The life cycle of a duck includes nesting, brood rearing, post-breeding, molting, fall migration, winter migration, spring migration and pre-nesting. These cycles occur yearly until death, with most domestic ducks living no more than seven years.Know More
Ducks look for their mates in the fall and are usually part of an established pair by winter. The relationship is monogamous for the season. During the nesting phase, ducks look for a safe place to make a nest. The nest is a small hollow in the ground usually surrounded by tall grass and close to water. The female duck lines it with down, and then lays eight to 10 eggs and incubates them until they hatch in about a month.
During the brood-rearing and post-breeding stages, the mother must keep her ducklings warm, provide them with food, and protect them from predators. The molting stage is where old feathers are replaced by new ones, a process that occurs in the late summer and early spring. During the fall, winter and spring they migrate by flying to milder climates, more plentiful food sources and better breeding grounds.
The female duck chooses the breeding area, a process called pre-nesting, which is usually a place she knows well. Then, the cycle begins again.Learn More
According to The Blue Penguin Colony of Oamaru, New Zealand, the penguin's life cycle takes place on a year-round calendar that stretches from July to the following June. The cycle centers around penguin mating season and the rearing of chicks, with only a small portion of the year dedicated to living at sea and amassing body weight in preparation for the next breeding season.Full Answer >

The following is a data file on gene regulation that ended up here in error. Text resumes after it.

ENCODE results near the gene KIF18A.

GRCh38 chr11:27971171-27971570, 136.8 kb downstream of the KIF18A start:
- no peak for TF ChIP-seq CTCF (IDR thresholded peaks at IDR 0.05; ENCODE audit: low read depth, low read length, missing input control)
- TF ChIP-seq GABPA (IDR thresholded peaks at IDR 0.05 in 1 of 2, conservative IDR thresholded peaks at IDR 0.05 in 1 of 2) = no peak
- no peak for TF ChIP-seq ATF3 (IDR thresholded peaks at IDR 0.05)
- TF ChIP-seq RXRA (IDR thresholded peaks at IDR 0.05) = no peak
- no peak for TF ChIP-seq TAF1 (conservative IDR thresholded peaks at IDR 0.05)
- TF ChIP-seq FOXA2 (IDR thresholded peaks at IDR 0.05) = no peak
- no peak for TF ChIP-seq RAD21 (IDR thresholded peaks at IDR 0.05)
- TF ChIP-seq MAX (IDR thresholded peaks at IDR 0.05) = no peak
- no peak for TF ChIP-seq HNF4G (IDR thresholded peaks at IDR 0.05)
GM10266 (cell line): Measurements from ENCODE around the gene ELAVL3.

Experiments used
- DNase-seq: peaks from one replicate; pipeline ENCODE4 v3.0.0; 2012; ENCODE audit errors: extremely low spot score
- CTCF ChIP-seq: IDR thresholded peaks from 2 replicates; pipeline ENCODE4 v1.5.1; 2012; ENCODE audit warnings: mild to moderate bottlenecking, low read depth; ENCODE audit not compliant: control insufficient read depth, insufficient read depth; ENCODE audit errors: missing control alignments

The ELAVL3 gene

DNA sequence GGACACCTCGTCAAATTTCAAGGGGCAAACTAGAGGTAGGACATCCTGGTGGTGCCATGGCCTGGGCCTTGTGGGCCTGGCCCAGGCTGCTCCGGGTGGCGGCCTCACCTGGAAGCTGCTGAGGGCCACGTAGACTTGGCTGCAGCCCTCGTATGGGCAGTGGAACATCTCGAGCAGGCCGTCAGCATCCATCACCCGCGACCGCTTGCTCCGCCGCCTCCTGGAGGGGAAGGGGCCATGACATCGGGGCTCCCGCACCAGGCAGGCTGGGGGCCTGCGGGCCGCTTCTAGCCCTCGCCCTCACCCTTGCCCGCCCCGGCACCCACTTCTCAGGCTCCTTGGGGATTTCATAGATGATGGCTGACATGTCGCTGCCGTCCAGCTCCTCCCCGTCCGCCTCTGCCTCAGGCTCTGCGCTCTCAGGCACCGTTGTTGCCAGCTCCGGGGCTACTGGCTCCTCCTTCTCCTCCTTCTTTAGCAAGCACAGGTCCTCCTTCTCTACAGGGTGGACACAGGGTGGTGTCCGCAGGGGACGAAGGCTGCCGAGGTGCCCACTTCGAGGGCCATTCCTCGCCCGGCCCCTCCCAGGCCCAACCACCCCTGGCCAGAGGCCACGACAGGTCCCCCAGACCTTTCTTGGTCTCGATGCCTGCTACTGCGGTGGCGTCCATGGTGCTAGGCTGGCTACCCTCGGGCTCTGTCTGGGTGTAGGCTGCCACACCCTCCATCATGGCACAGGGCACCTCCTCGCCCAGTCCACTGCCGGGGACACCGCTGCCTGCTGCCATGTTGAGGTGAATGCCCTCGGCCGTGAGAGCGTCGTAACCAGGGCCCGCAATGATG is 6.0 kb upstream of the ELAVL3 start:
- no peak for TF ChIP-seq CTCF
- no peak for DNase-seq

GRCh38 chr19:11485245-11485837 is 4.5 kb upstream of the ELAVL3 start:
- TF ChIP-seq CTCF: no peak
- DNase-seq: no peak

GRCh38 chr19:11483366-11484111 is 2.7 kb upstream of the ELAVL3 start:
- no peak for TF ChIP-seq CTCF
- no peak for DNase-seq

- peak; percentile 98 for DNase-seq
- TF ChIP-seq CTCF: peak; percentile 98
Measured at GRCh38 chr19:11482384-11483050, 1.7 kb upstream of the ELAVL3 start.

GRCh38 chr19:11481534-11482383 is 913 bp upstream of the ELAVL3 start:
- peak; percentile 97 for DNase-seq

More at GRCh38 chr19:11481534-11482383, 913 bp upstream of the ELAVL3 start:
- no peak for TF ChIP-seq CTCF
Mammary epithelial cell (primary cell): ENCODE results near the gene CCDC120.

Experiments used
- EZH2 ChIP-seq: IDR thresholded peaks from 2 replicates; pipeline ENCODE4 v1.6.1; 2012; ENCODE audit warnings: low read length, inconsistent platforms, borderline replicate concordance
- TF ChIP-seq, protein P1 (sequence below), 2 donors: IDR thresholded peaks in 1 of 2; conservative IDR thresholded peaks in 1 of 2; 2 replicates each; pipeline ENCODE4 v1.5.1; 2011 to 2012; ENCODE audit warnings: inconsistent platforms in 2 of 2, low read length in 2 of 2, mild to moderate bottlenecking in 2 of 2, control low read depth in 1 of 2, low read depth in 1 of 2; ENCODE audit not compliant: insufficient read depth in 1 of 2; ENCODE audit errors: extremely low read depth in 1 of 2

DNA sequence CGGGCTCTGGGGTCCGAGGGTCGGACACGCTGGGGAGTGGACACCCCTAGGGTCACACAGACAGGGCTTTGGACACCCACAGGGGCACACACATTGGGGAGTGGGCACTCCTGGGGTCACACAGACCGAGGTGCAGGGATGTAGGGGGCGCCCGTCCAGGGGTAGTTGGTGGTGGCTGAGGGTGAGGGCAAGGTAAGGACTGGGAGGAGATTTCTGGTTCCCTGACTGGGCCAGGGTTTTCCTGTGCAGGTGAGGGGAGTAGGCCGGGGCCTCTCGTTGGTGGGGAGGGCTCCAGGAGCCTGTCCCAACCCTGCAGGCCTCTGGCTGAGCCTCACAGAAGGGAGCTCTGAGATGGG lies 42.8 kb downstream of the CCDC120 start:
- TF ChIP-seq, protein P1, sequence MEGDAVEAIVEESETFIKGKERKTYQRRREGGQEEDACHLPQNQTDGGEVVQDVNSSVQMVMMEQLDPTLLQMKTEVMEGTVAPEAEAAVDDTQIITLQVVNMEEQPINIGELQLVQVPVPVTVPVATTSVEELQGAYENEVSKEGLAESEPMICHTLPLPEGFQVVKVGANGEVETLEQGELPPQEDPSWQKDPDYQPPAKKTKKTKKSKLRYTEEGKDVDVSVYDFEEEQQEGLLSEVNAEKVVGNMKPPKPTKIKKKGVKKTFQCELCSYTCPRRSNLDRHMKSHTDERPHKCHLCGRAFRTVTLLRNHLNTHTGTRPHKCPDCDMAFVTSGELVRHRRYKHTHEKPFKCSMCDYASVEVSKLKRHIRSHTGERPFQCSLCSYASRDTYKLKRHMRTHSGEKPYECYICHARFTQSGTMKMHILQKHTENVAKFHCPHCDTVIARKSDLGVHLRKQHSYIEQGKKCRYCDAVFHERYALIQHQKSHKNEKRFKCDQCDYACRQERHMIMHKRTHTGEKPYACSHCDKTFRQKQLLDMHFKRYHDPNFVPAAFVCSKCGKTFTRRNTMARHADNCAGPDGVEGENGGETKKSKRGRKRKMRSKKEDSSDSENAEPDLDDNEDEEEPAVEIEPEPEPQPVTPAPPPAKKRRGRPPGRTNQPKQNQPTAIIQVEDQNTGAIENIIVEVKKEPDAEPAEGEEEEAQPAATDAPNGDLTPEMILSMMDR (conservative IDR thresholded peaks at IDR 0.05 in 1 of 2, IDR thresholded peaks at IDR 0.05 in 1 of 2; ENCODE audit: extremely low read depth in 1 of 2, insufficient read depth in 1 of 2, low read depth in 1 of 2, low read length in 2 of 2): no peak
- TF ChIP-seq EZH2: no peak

The life cycle of an elephant is divided into three main phases: baby, adolescent and adult. Each part of the life cycle is characterized by distinctive phases of development, duties and behaviors.Full Answer >
Toucans, found in and around the tropical forests of Central and South America, reach maturity within the first two months of life and can begin breeding. Toucans can live to be approximately 20 years old.Full Answer >
The fern life cycle and moss life cycle are similar in that they have alternation between sporophyte and gametophyte stages and that both rely on layers of water so that their sperm can swim from one gametophyte to the eggs of another. This means that both ferns and mosses require relatively moist environments. They are also similar in that their gametophyte stage, unlike other plants, does not rely on sporophytes.Full Answer >